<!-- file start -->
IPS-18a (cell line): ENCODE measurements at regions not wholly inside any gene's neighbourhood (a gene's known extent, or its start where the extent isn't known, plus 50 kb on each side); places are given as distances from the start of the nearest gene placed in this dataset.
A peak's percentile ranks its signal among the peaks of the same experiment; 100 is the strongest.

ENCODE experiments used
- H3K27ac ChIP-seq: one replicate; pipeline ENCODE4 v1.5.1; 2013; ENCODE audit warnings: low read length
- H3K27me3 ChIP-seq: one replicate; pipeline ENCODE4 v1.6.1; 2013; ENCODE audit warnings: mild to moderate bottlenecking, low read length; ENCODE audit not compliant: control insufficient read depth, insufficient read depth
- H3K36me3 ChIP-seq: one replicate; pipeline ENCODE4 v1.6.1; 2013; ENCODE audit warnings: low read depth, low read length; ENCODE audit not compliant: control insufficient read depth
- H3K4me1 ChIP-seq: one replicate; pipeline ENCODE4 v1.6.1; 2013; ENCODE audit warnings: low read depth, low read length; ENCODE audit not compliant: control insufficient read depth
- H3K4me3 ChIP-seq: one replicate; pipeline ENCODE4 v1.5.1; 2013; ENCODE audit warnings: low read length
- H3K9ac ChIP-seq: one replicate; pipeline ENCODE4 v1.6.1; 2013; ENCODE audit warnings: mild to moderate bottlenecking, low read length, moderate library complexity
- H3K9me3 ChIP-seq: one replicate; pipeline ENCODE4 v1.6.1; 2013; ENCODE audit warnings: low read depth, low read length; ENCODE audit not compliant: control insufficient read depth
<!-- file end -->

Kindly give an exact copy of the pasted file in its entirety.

IPS-18a (cell line): ENCODE measurements at regions not wholly inside any gene's neighbourhood (a gene's known extent, or its start where the extent isn't known, plus 50 kb on each side); places are given as distances from the start of the nearest gene placed in this dataset.
A peak's percentile ranks its signal among the peaks of the same experiment; 100 is the strongest.

ENCODE experiments used
- H3K27ac ChIP-seq: one replicate; pipeline ENCODE4 v1.5.1; 2013; ENCODE audit warnings: low read length
- H3K27me3 ChIP-seq: one replicate; pipeline ENCODE4 v1.6.1; 2013; ENCODE audit warnings: mild to moderate bottlenecking, low read length; ENCODE audit not compliant: control insufficient read depth, insufficient read depth
- H3K36me3 ChIP-seq: one replicate; pipeline ENCODE4 v1.6.1; 2013; ENCODE audit warnings: low read depth, low read length; ENCODE audit not compliant: control insufficient read depth
- H3K4me1 ChIP-seq: one replicate; pipeline ENCODE4 v1.6.1; 2013; ENCODE audit warnings: low read depth, low read length; ENCODE audit not compliant: control insufficient read depth
- H3K4me3 ChIP-seq: one replicate; pipeline ENCODE4 v1.5.1; 2013; ENCODE audit warnings: low read length
- H3K9ac ChIP-seq: one replicate; pipeline ENCODE4 v1.6.1; 2013; ENCODE audit warnings: mild to moderate bottlenecking, low read length, moderate library complexity
- H3K9me3 ChIP-seq: one replicate; pipeline ENCODE4 v1.6.1; 2013; ENCODE audit warnings: low read depth, low read length; ENCODE audit not compliant: control insufficient read depth